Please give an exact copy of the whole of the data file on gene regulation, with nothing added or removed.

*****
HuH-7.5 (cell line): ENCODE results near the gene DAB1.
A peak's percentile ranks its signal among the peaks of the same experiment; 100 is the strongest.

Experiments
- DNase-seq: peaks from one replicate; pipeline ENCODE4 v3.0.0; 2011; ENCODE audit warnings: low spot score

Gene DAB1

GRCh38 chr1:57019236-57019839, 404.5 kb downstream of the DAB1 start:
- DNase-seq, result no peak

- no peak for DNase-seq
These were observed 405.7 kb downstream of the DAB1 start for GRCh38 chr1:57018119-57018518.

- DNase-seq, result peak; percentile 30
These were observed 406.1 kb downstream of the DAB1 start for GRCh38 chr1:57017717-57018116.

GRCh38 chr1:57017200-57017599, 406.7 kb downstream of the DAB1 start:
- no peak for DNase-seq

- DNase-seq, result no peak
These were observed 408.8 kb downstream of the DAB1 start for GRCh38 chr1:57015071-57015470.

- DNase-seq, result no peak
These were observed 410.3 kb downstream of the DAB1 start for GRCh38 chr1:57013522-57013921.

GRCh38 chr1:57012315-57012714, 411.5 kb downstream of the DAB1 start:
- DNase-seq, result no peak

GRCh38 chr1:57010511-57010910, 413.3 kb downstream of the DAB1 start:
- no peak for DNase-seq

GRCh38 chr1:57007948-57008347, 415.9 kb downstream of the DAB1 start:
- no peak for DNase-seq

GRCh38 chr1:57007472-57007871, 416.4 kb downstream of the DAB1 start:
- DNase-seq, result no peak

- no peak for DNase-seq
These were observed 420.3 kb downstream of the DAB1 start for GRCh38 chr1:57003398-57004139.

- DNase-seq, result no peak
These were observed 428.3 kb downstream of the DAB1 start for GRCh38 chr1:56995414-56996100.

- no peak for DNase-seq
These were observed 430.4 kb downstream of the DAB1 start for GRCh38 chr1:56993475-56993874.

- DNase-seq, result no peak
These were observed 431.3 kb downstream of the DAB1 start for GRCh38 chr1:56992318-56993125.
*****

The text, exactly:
HuH-7.5 (cell line): ENCODE results near the gene DAB1.
A peak's percentile ranks its signal among the peaks of the same experiment; 100 is the strongest.

Experiments
- DNase-seq: peaks from one replicate; pipeline ENCODE4 v3.0.0; 2011; ENCODE audit warnings: low spot score

Gene DAB1

GRCh38 chr1:57019236-57019839, 404.5 kb downstream of the DAB1 start:
- DNase-seq, result no peak

- no peak for DNase-seq
These were observed 405.7 kb downstream of the DAB1 start for GRCh38 chr1:57018119-57018518.

- DNase-seq, result peak; percentile 30
These were observed 406.1 kb downstream of the DAB1 start for GRCh38 chr1:57017717-57018116.

GRCh38 chr1:57017200-57017599, 406.7 kb downstream of the DAB1 start:
- no peak for DNase-seq

- DNase-seq, result no peak
These were observed 408.8 kb downstream of the DAB1 start for GRCh38 chr1:57015071-57015470.

- DNase-seq, result no peak
These were observed 410.3 kb downstream of the DAB1 start for GRCh38 chr1:57013522-57013921.

GRCh38 chr1:57012315-57012714, 411.5 kb downstream of the DAB1 start:
- DNase-seq, result no peak

GRCh38 chr1:57010511-57010910, 413.3 kb downstream of the DAB1 start:
- no peak for DNase-seq

GRCh38 chr1:57007948-57008347, 415.9 kb downstream of the DAB1 start:
- no peak for DNase-seq

GRCh38 chr1:57007472-57007871, 416.4 kb downstream of the DAB1 start:
- DNase-seq, result no peak

- no peak for DNase-seq
These were observed 420.3 kb downstream of the DAB1 start for GRCh38 chr1:57003398-57004139.

- DNase-seq, result no peak
These were observed 428.3 kb downstream of the DAB1 start for GRCh38 chr1:56995414-56996100.

- no peak for DNase-seq
These were observed 430.4 kb downstream of the DAB1 start for GRCh38 chr1:56993475-56993874.

- DNase-seq, result no peak
These were observed 431.3 kb downstream of the DAB1 start for GRCh38 chr1:56992318-56993125.